Are you ever too young to write a will?

Wills, Trusts & Estates | 14th February 2017

With the life expectancy of the average person in the UK at an all-time high (currently approx. 81 years old) many think that a will is something that you do when you are ‘old’.

Accidents and unexpected events can (and do) happen and none of us are invincible! 2016 saw a spate of celebrity deaths – many of which would be considered as ‘too young’. A sobering reminder that life is unpredictable and that you are never too young to write a will!!

In the UK, you must be 18 years old to execute a valid will (or 16 if you are in the armed forces). Deciding at what age you need a will is entirely dependent on your personal circumstances. Research has showed that only 9% of 16-25 year olds and 14% of 25-35 years have a will with nearly half stating that they didn’t feel that they were old enough.

We often hear from young people “I don’t have anything to give”. With the average age of first time home ownership higher than ever, it is easy to see why young people feel that they do not need a will. However, there are many other assets that young people do have such as cars and savings or even that Star Wars memorabilia!

If you do not have a will, the law will decide who inherits your possessions. The ‘rules of intestacy’ set out who inherits where there is no will and this often comes as a bit of a shock, and adds more heartbreak to an already difficult time.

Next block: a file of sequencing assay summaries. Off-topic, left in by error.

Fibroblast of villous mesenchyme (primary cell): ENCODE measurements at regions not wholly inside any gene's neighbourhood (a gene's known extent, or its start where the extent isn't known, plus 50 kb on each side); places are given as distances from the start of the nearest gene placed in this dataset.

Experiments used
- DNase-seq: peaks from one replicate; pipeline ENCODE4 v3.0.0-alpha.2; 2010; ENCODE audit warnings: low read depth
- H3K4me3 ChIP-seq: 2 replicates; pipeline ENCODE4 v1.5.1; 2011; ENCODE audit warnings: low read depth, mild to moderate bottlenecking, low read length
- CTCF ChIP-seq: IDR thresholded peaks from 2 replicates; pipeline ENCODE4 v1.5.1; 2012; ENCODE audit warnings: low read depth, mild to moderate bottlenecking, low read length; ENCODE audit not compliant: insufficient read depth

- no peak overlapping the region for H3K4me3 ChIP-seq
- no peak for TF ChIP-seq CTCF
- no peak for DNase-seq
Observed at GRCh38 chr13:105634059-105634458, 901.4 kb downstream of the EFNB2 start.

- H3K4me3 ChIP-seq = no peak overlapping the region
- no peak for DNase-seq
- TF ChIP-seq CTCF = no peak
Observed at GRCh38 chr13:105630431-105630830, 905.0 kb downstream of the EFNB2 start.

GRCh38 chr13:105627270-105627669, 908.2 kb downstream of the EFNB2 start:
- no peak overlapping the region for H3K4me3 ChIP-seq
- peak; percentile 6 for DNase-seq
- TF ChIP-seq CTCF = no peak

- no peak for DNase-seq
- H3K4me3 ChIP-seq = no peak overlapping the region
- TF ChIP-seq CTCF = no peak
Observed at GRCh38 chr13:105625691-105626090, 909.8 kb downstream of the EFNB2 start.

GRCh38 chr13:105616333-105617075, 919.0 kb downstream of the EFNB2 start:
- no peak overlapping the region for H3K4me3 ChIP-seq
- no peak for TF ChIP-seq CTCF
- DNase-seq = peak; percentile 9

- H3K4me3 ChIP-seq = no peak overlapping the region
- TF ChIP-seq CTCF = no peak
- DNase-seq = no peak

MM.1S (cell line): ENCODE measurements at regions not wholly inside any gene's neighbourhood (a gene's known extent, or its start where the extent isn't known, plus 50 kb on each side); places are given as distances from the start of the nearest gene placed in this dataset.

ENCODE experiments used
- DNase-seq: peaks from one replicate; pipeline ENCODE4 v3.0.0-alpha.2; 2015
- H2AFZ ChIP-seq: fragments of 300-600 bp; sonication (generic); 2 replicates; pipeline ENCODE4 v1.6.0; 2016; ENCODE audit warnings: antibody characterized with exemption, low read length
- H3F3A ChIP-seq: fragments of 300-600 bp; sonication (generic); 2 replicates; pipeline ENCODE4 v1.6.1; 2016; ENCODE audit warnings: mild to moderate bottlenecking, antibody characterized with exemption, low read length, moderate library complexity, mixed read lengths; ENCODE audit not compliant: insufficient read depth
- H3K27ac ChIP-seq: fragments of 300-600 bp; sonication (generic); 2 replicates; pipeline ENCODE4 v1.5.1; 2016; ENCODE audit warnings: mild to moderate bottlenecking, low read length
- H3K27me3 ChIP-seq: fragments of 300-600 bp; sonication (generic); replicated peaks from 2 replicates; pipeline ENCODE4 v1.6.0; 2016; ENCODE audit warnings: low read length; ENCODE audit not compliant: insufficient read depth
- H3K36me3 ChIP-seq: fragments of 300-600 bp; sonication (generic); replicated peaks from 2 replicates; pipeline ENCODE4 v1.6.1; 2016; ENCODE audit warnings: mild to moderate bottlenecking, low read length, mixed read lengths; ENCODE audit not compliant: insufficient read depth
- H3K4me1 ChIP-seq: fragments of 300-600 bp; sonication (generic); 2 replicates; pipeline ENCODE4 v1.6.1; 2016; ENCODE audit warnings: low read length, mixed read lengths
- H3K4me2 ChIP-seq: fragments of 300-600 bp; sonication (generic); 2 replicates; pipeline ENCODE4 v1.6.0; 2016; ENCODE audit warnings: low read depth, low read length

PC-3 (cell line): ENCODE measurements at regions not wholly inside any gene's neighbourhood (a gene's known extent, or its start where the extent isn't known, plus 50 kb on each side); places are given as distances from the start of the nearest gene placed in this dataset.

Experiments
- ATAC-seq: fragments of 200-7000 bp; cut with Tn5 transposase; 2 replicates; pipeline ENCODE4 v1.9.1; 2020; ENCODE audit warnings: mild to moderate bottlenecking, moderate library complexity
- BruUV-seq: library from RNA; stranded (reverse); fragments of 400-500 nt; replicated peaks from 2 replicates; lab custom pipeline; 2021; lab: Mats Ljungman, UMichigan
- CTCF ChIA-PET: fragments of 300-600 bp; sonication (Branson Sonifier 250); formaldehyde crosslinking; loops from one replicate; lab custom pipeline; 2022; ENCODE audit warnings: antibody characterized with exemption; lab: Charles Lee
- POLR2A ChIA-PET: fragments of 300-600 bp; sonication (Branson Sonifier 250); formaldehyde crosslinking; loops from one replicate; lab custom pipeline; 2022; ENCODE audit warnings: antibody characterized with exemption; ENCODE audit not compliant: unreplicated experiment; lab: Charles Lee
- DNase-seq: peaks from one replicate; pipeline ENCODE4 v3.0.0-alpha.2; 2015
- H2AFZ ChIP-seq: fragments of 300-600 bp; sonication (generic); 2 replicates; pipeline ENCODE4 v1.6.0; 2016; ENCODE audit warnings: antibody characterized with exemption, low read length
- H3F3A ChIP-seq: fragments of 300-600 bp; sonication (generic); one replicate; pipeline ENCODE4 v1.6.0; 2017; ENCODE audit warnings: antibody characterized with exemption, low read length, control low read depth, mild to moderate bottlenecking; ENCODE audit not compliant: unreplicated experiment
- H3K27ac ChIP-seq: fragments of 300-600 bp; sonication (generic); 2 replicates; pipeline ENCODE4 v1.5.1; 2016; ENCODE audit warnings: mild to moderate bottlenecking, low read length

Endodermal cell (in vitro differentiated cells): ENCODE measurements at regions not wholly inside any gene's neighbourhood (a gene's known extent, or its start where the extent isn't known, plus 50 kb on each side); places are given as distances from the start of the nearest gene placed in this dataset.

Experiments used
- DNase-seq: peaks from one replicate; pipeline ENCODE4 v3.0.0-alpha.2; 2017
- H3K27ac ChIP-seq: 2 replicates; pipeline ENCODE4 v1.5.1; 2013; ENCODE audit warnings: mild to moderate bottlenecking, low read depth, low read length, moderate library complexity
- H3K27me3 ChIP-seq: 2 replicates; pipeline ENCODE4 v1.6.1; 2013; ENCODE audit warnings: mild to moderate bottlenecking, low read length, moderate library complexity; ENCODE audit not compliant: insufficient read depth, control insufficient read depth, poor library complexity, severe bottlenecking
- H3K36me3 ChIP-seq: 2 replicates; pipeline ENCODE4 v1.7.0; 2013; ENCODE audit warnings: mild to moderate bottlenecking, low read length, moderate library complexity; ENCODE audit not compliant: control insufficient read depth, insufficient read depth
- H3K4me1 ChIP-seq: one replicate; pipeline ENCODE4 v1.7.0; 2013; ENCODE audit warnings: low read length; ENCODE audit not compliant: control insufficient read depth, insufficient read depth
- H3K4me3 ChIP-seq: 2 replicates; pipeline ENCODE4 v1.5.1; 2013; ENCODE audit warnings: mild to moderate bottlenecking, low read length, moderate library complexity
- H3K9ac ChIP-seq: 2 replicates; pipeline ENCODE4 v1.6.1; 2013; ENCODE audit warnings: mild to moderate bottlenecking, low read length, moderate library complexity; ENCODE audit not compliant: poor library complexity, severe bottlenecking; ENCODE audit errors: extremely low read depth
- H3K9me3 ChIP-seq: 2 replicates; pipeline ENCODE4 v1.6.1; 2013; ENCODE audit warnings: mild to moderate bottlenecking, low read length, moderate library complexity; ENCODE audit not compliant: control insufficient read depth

If you die intestate (without a will) and you are unmarried, your partner will not inherit anything from your estate – this can be particularly difficult in cases where a couple are co-habiting and the surviving partner dies.

Another alarming statistic is that 53% of parents have not prepared a will! A will is a vital instrument for appointing a guardian if the worst should happen. If you die without appointing a guardian the courts will decide who is appointed to look after you child. At a time when a child is already grieving the loss of their parent they could then be placed with a person neither related nor known to the child.

Will Aid poll found that of the 53% of parents with no will, 54% said that they had not found time to do it, 19% thought they were too young to bother and 18% didn’t want to think about death.

This is not legal advice; it is intended to provide information of general interest about current legal issues.

Kerry Hay

Solicitor, Trusts & Estates

Kerry studied Law at Bournemouth University before completing her LPC at the Oxford Institute of Legal Practice. She was a paralegal for 18 months bef...

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